Alliance for Vulnerable Mission | Global Connections

Alliance for Vulnerable Mission

Alliance for Vulnerable Mission(Edit)
Type: Agency

Where they work

North and Central America

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South America

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Northern and Western Europe

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Southeastern Asia

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Eastern Africa

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Southern and Central Africa

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Affiliations and accreditations

The Alliance for Vulnerable Mission encourages some missionaries from the West to carry out ministry using indigenous languages and resources.

The AVM (Alliance for Vulnerable Mission) seeks to encourage wider use of mission and development strategies that depend on locally available resources and local languages. These strategies are “vulnerable” in the sense that they do not have fringe benefits built into them, deliberately or otherwise. They will therefore fail unless or until there is strong local confidence in their spiritual or developmental value. The missionary or development worker will allow them to fail rather than prop them up with outside money. “Vulnerable mission” may be seen as part of the movement toward contextualization of the Gospel of Jesus, which we regard as the theory of many and the practice of few.

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How can modern Western sending organizations move away from the legacy of colonialism and avoid creating unhealthy dependencies? To start with, carry out ministry in non-Western contexts using the languages and resources of the host culture. This article from missionary-scholar Jim Harries introduces the radical idea of vulnerable mission. This was initially presented as a paper entitled, “Understandings of Pneuma in East Africa, that point to the Importance of ‘Vulnerable Mission’ Practices from the West.”

 

Introduction

The AVM (Alliance for Vulnerable Mission) advocates that some Western missionaries to the non-West engage in their ministries using the languages and resources of the people being reached. This style of mission has come to be known as VM; ‘vulnerable mission’. This article attempts to articulate the importance of VM to Western efforts at mission to Africa from a particular angle. First, it points to the importance of local contextual knowledge in order for a missionary to be effective in passing on Biblical (and other Christian) teaching. Second, it points out that in order for such knowledge to be acquired, missionaries need to confine themselves in ministry to local languages and resources.

This article cannot claim to cover all the bases or answer all the questions that may arise regarding vulnerable mission. It sets forth one simple case. Readers are encouraged to look for other articles in order to fill gaps in understanding. A particularly good source of those articles is www.vulnerablemission.org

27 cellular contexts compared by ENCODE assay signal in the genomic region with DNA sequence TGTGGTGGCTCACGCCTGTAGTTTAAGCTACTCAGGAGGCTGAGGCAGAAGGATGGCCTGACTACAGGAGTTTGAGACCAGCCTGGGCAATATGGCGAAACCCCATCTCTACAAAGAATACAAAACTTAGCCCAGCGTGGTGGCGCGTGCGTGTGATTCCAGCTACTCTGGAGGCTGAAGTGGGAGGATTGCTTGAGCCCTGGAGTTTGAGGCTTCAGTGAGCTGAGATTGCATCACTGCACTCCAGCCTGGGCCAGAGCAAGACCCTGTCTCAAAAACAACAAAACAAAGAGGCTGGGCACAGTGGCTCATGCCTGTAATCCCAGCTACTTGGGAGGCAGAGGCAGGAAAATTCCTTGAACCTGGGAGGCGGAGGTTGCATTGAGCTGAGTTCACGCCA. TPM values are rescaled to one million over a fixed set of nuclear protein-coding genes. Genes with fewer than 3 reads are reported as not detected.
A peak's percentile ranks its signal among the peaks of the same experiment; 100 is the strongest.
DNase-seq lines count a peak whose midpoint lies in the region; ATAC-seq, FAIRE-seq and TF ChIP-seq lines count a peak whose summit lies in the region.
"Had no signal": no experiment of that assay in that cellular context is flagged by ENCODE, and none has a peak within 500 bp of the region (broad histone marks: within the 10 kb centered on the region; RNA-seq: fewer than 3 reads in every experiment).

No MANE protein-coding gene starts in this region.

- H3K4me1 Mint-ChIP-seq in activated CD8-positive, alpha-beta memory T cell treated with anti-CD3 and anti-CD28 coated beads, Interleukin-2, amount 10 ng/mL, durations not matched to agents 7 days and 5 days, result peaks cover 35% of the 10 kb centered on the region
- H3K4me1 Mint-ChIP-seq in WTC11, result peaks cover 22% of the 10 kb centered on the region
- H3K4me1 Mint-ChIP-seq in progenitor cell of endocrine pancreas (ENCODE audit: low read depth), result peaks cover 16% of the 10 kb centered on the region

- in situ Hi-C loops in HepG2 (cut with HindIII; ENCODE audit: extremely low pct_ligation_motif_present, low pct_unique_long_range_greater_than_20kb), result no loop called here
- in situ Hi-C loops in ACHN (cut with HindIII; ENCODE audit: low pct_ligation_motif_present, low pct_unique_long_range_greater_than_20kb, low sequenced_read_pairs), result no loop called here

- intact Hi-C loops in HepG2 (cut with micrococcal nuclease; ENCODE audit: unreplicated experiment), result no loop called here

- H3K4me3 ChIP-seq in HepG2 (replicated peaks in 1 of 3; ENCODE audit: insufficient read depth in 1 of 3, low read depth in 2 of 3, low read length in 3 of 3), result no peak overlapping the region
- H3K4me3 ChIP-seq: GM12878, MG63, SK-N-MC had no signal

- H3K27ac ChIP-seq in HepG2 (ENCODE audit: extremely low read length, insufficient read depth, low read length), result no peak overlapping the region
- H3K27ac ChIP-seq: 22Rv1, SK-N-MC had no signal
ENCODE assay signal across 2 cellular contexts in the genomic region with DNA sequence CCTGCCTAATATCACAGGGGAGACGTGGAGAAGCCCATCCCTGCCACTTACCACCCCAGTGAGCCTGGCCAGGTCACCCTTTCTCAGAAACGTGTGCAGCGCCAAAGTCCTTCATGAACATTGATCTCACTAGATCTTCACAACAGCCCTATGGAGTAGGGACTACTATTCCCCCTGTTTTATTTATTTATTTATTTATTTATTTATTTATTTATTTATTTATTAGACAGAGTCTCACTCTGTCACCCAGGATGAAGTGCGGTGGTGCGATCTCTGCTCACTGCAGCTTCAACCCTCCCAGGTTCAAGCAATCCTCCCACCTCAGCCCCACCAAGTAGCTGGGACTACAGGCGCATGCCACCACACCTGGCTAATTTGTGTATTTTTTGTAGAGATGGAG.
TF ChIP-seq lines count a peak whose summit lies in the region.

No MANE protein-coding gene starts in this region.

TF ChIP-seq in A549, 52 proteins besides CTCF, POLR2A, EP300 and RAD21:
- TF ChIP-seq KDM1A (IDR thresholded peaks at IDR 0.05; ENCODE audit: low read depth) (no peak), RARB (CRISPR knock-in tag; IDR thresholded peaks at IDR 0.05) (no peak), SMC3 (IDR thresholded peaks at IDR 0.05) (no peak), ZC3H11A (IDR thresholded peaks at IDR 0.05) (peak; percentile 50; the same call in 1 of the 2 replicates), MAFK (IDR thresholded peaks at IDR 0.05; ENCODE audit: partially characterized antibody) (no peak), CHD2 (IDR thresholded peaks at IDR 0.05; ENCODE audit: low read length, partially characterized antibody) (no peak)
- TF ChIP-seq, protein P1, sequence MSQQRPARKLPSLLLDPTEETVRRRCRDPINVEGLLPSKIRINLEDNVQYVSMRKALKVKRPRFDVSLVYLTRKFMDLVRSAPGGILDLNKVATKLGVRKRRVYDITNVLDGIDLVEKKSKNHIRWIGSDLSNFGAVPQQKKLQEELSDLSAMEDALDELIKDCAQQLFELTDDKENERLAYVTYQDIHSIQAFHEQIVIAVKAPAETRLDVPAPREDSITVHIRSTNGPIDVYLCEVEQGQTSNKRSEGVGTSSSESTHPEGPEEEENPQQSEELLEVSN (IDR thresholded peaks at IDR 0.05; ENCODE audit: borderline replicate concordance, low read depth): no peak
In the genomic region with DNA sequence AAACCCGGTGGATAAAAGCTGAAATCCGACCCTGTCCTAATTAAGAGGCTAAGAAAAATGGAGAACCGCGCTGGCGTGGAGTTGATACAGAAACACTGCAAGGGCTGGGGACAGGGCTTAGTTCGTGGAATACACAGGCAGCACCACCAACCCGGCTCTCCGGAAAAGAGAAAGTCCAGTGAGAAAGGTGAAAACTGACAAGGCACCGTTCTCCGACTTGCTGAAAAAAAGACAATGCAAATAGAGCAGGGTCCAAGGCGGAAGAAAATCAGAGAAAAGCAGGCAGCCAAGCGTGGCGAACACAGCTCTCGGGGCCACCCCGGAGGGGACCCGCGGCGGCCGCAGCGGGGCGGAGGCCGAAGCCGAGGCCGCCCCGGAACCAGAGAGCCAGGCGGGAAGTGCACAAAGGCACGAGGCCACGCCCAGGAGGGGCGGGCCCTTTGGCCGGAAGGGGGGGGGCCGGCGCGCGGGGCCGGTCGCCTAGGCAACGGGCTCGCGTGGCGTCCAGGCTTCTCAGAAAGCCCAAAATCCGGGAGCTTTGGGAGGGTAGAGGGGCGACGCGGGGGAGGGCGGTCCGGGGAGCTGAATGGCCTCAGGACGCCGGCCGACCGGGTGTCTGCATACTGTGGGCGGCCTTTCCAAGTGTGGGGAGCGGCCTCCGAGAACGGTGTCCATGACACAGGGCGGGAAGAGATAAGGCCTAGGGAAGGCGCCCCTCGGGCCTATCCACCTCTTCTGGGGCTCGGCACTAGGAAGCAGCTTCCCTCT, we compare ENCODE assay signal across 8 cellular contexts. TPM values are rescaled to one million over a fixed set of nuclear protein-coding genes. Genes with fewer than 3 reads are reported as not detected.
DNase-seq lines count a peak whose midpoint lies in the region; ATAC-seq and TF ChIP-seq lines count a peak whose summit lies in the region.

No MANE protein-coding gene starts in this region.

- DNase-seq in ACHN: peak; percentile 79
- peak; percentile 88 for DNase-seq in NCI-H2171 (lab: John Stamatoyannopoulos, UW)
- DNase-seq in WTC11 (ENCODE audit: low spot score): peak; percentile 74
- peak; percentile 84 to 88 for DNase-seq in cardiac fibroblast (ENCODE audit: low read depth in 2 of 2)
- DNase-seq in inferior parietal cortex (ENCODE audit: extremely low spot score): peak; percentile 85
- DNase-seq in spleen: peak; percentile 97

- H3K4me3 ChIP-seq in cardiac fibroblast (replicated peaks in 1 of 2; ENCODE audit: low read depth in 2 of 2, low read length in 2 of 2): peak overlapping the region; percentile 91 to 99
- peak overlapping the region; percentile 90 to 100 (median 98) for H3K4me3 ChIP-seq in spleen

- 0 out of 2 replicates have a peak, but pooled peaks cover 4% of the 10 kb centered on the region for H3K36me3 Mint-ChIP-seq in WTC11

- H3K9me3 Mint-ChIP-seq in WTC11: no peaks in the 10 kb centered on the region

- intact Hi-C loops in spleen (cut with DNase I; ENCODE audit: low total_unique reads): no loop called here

This article is not written from an Ivory Tower in the West, or even a university in the South. It has been written rather – from within East Africa by an author who is seeking to implement that about which he writes. The article challenges certain presuppositions in linguistics and regarding causality in the realm of philosophy and economics. Those challenges are rooted in observation and practice. Many contemporary Western missions’ approaches are not working well. The author advocates an alternative approach as a key supplement to existing mission strategies.

This looks especially at the need for effective discipleship of Christians in Africa. It considers the effects of indigenous languages on Christian people’s understanding of the Gospel. It points especially to understanding of pneuma hagion (the Holy Spirit) and the prosperity Gospel, considered to be a widespread and serious departure from Biblical truth in church in Africa today, which has been brought about in part as a result of certain Western mission strategies.

This isn’t how mission is supposed to work. Yet, almost every Westerner working in Africa is heavily involved in handing out money and resources.

Because this article is a comparison of translations, the key terms under consideration will be given in the New Testament language of Greek. Pneuma, which is commonly translated into English as spirithagion as holy, and theo as God. This article considers the impacts of words that arise from the ways in which they are used rather than from their more ‘static’ meanings, and so distinguishes between the ‘same’ words in different languages even if they are commonly considered be inter-translatable synonyms. The Greek (for example pneuma) is taken as the original and correct understanding of a term, whereas spirit is taken as the current British understanding of this term, and roho as the current East African understanding of the same.

 

For the rest of this article, go to this link: http://pneumareview.com/vulnerable-mission/